Strategies for Selecting, Managing, and Engaging Undergraduate Coauthors: A Multi-Site Perspective.Jenna L. Scisco, Jennifer A. McCabe, Albee Therese O. Mendoza, Marianne Fallon & Melanie M. Domenech Rodríguez - 2019 - Frontiers in Psychology 10.
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  21.  26
    Religion and Faction in Hume's Moral Philosophy.Jennifer A. Herdt - 1997 - Cambridge University Press.
    This book explores Hume's concern with the destructiveness of religious factions and his efforts to develop, in his moral philosophy, a solution to factional conflict. Sympathy and the related capacity to enter into foreign points of view are crucial to the neutralization of religious zeal and the naturalization of ethics. Jennifer Herdt suggests that Hume's preoccupation with religious faction is the key which reveals the unity of his varied philosophical, aesthetic, political and historical works.
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  22.  14
    The Origin and Function of the Mammalian Y Chromosome and Y‐Borne Genes – an Evolving Understanding.Jennifer A. Marshall Graves - 1995 - Bioessays 17 (4):311-320.
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  23. From Kantianism to Aesthetic Hedonism: Aesthetic Pleasure Revised.Jennifer A. McMahon - 2017 - Australasian Philosophical Review 1 (1):1-5.
    No matter how unintuitive it might seem that aesthetic pleasure should be the point where art and morality meet, this is a noteworthy possibility that has been overshadowed by aestheticians’ more visible concerns. Here I briefly survey relevant strands in the literature over the past century, before introducing themes covered in this inaugural issue of Australasian Philosophical Review.
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  24.  36
    Against Autonomy: Why Practical Reason Cannot Be Pure.Jennifer A. Frey - 2018 - Manuscrito 41 (4):159-193.
    The perennial appeal of Kantian ethics surely lies in its conception of autonomy. Kantianism tells us that the good life is fundamentally about acting in accordance with an internal rather than an external authority: a good will is simply a will in agreement with its own rational, self-constituting law. In this paper, I argue against Kantian autonomy, on the grounds that it excessively narrows our concept of the good, it confuses the difference between practical and theoretical modes of knowing the (...)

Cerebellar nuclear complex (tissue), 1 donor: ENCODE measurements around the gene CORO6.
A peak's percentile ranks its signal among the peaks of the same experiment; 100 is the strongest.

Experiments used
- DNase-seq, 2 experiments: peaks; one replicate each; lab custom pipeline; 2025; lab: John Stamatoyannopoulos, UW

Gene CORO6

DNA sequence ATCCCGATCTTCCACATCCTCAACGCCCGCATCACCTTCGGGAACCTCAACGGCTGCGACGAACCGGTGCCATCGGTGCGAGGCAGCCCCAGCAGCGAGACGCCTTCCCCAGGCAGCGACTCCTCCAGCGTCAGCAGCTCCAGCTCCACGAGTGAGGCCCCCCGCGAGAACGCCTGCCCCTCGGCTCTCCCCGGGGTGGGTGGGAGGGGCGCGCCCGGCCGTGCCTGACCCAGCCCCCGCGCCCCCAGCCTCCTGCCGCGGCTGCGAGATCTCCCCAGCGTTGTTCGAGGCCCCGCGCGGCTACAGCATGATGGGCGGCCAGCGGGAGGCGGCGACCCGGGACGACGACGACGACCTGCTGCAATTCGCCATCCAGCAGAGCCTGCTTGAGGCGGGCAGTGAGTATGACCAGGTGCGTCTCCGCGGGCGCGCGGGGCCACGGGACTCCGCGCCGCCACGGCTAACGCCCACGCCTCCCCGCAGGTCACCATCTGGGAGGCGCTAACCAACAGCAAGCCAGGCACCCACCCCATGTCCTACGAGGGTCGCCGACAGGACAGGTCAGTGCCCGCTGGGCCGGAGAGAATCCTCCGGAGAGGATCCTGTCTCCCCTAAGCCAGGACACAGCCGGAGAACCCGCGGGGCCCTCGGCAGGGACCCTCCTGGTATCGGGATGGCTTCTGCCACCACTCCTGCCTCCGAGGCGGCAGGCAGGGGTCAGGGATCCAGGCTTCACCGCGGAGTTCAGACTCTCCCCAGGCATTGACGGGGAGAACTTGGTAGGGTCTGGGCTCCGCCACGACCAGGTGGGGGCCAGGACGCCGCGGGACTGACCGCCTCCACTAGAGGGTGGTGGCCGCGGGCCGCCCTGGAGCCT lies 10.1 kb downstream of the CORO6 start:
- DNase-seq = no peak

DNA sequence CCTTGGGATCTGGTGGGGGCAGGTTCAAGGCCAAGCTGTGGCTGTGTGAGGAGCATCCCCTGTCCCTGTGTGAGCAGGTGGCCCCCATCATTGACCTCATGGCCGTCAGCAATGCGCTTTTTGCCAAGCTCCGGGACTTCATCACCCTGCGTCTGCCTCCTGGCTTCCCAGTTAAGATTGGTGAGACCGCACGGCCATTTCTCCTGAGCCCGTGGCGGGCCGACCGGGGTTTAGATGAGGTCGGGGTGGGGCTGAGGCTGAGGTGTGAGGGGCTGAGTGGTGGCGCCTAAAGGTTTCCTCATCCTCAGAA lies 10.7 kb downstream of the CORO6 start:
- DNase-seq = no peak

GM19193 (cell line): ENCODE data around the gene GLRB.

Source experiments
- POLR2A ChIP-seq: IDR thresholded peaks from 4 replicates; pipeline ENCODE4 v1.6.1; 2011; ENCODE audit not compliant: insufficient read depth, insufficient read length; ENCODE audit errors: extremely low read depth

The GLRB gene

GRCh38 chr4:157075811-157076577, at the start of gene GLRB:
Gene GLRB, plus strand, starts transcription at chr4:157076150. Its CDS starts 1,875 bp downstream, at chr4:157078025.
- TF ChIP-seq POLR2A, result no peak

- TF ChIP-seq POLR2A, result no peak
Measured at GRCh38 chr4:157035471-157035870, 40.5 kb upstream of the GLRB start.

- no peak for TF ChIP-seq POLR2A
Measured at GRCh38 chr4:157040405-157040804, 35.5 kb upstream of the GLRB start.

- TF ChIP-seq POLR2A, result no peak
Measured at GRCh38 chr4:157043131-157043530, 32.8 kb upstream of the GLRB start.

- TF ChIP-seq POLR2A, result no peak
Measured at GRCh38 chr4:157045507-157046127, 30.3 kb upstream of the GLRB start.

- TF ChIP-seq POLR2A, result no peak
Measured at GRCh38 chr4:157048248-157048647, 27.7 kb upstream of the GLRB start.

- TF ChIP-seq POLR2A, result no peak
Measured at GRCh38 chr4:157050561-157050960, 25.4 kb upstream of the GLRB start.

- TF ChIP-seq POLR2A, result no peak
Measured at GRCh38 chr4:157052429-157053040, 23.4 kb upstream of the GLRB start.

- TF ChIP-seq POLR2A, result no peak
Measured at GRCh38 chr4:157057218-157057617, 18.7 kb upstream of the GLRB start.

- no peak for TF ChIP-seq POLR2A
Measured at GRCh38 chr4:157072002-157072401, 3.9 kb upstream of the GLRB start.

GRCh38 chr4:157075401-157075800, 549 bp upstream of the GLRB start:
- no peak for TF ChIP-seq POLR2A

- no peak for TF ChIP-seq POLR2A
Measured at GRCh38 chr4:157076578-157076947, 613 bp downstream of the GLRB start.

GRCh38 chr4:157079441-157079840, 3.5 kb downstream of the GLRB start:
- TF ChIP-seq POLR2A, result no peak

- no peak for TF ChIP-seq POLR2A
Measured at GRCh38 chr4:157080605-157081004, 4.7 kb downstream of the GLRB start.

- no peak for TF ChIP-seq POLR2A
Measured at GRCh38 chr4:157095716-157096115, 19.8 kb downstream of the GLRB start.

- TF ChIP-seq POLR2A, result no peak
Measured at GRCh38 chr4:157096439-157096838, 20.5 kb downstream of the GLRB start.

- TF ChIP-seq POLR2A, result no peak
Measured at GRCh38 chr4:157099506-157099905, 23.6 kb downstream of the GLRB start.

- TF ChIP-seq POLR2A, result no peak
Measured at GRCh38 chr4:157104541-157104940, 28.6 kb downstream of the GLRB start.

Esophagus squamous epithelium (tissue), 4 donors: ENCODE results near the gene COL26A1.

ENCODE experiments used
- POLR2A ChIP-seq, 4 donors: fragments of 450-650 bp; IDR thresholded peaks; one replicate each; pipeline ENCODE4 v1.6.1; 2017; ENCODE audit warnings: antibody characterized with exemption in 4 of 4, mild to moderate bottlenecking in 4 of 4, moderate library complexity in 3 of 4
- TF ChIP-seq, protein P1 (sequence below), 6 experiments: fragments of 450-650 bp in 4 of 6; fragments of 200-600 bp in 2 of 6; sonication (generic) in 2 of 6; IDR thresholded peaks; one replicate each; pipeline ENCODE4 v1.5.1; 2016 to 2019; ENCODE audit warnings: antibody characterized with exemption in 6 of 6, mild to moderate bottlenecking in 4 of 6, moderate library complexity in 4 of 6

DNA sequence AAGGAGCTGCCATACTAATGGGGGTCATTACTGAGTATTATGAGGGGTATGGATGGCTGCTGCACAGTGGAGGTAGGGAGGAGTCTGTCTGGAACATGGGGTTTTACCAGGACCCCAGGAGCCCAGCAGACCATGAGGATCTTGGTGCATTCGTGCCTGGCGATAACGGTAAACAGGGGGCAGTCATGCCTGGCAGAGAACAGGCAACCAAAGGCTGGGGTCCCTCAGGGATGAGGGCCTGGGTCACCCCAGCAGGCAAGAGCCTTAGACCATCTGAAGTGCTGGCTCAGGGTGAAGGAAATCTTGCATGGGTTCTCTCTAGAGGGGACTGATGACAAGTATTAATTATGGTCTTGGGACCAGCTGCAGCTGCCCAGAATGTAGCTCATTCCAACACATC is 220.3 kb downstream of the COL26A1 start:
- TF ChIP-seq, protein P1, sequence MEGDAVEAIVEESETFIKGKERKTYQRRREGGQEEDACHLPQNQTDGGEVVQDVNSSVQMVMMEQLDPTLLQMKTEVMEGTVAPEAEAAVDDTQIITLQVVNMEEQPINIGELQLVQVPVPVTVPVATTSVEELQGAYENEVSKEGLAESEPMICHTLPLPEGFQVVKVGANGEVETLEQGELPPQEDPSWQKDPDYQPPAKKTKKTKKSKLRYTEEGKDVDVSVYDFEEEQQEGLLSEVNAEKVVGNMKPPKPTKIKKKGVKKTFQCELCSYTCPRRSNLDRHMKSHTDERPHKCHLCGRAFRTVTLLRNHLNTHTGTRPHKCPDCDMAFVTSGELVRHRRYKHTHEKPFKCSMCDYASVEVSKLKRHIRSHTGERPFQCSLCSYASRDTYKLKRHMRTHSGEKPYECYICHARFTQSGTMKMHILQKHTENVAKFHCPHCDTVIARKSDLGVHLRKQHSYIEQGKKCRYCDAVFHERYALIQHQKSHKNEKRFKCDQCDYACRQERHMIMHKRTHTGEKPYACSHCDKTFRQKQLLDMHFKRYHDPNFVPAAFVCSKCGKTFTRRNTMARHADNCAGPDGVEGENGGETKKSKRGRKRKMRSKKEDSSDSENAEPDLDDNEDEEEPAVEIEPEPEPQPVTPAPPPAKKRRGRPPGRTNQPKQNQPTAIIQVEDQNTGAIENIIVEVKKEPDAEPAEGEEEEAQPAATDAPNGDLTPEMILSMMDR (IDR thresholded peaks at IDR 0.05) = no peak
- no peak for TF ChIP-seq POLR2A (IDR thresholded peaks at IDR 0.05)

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  25.  24
    Why Gender Matters to the Euthanasia Debate: On Decisional Capacity and the Rejection of Women's Death Requests.Jennifer A. Parks - 2000 - Hastings Center Report 30 (1):30-36.
  26. Imagination.Jennifer A. McMahon - 2018 - In Social Aesthetics and Moral Judgment: Pleasure, Reflection and Accountability. New York, USA: Routledge. pp. 66-87.
    The standard cognitive theory of art claims that art can be insightful while maintaining that imagining is motivationally inert [Walton 1990] even when some epistemic advantage is claimed for it [Currie 1995]. However, if we assume art as art can be insightful, we also assume that the imagining it occasions has a lasting impact on belief. In this chapter, I argue that imagining of the kind occasioned by art can be held non-occurrently [Schellenberg 2013] without delusion and can motivate behaviour (...)
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  27.  27
    She Works Hard for the Money: Women in Kansas Agriculture.Jennifer A. Ball - 2014 - Agriculture and Human Values 31 (4):593-605.
    Since 1997 there has been a significant increase in the number and percentage of Kansas farmers who are women. Using Reskin and Roos’ model of “job queues and gender queues” I analyze changes in the agricultural industry in Kansas that resulted in more women becoming “principal farm operators” in the state. I find there are three changes largely responsible for women increasing their representation in the occupation: an increase in the demand for niche products, a decrease in the average farm (...)
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  28.  71
    The Invention of Modern Moral Philosophy: A Review of "The Invention of Autonomy" by J. B. Schneewind. [REVIEW]Jennifer A. Herdt - 2001 - Journal of Religious Ethics 29 (1):145 - 173.
    This review essay assesses the significance of J. B. Schneewind's "The Invention of Autonomy" for the history of moral thought in general and for religious ethics in particular. The essay offers an overview of Schneewind's complex argument before critically discussing his four central themes: the primacy of Immanuel Kant, the fundamentality of conflict, the insufficiency of virtue, and community with God. Whereas Schneewind argues that an impasse between modern natural law and perfectionist ethics revealed irresolvable tensions within Christian ethics and (...)
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  29.  64
    Reflective Endorsement and the Self: A Response to Arpaly and Schroeder. [REVIEW]Jennifer A. Rosner - 2000 - Philosophical Studies 101 (1):107-112.
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  30. On Jane Forsey’s Critique of the Sublime.Jennifer A. McMahon - 2017 - In Lars Aagaard-Mogensen (ed.), The Possibility of the Sublime: Aesthetic Exchanges. Newcastle upon Tyne: Cambridge Scholars Publishing. pp. 81-91.